And Now…It’s Time For Something Completely Different


None of the usual wading birds and alligators today, instead I have a more unusual aspect of nature and wildlife to present.

We generally have a small garden with potted flowers just outside our back screened porch.

However, this past Spring we decided to try something different, and use plants that are known to attract butterflies, especially the Monarchs. These plants include milkweed and fennel, some of which we grew from seed, and we already had large pots of Mexican Petunias for the butterflies, bees, and hummingbirds to feed on. For the past month or so we began to notice an increase in butterfly traffic, some of which we hoped were laying eggs. A few weeks ago we began to see some scattered caterpillars among the milkweed and fennel and we noticed two types. The ones with spots and stripes we learned, were Swallowtail, while the Monarch caterpillars were just stripey.

It wasn’t long before we had our first chrysalis but not from a Monarch, it was a likely a Black Swallowtail, who it turns out, are partial to fennel. Soon though, we had Monarch caterpillars coming out of our ears. They are voracious eaters of the milkweed and within days had almost completely stripped the plants of most of the foliage. This required an emergency supplement of butternut squash this morning which the caterpillars also began to devour.

We also had an unusual sighting of a pale Luna Moth, which was exciting because they’re rarely seen during the day! It stayed motionless on a leaf for a couple of hours before finally flying off. A Monarch who after emerging, will also stay still in one spot drying and stretching it’s wings before starting it’s new life.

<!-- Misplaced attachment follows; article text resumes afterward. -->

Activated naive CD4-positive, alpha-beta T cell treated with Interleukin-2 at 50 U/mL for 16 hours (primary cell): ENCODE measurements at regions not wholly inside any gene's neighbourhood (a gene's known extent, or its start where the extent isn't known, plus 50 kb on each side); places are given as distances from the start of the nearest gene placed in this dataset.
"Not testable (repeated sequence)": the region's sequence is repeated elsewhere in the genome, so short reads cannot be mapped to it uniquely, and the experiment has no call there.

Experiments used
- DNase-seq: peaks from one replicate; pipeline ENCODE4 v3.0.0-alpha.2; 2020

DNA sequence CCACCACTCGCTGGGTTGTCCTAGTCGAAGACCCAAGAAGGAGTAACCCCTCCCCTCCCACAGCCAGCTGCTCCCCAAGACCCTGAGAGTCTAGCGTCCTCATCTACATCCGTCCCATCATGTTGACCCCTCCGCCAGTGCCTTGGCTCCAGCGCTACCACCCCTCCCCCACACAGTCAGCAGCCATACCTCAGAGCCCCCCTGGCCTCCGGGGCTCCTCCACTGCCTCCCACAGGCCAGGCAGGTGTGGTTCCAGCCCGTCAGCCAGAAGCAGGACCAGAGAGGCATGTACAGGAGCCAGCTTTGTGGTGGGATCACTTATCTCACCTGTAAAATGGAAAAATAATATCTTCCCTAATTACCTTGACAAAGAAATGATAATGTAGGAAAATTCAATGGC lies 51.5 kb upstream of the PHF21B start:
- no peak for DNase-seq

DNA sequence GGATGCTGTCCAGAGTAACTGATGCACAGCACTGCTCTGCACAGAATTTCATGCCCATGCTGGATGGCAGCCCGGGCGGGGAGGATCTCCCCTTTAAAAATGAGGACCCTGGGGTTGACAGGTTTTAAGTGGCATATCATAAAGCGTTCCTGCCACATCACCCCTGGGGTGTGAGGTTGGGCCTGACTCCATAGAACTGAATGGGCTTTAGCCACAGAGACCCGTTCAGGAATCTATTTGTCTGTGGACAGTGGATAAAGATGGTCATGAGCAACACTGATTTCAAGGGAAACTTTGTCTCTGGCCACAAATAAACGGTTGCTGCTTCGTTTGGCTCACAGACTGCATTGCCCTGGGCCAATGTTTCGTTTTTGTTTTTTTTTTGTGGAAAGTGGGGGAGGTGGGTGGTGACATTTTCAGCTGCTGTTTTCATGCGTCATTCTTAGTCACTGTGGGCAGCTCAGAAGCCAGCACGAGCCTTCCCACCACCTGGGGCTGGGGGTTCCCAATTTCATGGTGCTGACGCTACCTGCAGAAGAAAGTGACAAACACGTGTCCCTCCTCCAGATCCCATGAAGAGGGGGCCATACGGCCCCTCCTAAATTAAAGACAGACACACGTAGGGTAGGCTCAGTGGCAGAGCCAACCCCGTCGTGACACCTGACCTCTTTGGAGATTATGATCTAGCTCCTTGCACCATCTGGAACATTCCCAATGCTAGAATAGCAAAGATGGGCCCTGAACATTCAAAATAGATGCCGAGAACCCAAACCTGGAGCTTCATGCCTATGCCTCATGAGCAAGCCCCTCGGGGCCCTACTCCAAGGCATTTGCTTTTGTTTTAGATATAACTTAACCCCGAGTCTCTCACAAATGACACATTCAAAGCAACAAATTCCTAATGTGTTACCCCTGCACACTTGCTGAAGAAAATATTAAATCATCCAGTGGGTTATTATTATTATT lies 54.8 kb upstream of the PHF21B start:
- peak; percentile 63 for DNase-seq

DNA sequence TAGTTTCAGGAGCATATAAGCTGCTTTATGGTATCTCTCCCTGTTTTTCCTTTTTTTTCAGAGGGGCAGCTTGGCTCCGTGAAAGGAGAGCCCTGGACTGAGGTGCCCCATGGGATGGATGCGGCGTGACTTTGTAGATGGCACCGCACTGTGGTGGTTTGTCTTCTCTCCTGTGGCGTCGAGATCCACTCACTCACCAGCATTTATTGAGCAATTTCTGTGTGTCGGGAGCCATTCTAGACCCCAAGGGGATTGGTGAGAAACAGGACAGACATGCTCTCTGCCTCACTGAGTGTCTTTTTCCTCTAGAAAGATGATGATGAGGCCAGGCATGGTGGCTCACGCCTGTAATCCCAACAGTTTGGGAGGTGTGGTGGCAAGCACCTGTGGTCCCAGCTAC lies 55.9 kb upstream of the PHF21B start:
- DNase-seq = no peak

So far, we have yet to see a Monarch chrysalis but expect to start seeing those soon. This entire process amazes us and is a true miracle of nature, when the caterpillar ceases to exist, and in it’s place, a beautiful, delicate butterfly will emerge.  


9 thoughts on “And Now…It’s Time For Something Completely Different

  1. Phil, these pictures are fabulous! The beautiful Monarchs are in such trouble, what you are doing to help them is wonderful. The caterpillars are like little alien beings and the Lunar moth ethereal and quite magical. Thank you for sharing this with us!

    • Thanks very much Maggie, glad you liked the butterflies. We are just trying to take care of our little corner of the world, best we can do these days.
      Update: We woke this morning to discover two monarch chrysalis! Email sent

  2. Thanks Phil for sharing the information and images. I have also enjoyed trying to attract the butterflies and planting plants to attract. Your information also gave me some other ideas to try. I also love feeding the birds but this year all of a sudden I have a huge flock of Cowbirds that have raided all my feeders. If you have any ideas on how I can get ride of them, please let me know. As of today, I have taken down all the feeders hoping that will make them leave. I have researched the kinds of foods and feeders to use but not successful there either. After years of trying I finally attracted a painted bunting to my yard. I live inland so I was thrilled but I do think they have left. If you or your reader have any ideas to help with this problem, I would love any suggestions.

    • Hi Anne, thanks for writing and I appreciate your interest in the birds and butterflies.
      So far we have had the best success in attracting butterflies which lay eggs on milkweed for the monarchs and fennel for the swallowtails. We currently have three swallowtail caterpillars crawling on the fennel and we had two monarchs emerge from their chrysalis this morning with two to go. One chrysalis we found eaten this morning and suspicion falls on a lizard but there’s no proof.
      We have problems such as you describe with grackles and only get the occasional cowbird. I think taking down the feeders for a while is supposed to help but you never know for sure.
      That is amazing news that you had a painted bunting visit! Lucky you!

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